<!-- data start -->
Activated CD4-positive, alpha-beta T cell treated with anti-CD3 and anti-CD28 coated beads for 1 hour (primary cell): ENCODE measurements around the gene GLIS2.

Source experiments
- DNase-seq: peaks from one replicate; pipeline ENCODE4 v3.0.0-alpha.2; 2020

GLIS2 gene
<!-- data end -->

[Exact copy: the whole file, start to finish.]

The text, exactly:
Activated CD4-positive, alpha-beta T cell treated with anti-CD3 and anti-CD28 coated beads for 1 hour (primary cell): ENCODE measurements around the gene GLIS2.

Source experiments
- DNase-seq: peaks from one replicate; pipeline ENCODE4 v3.0.0-alpha.2; 2020

GLIS2 gene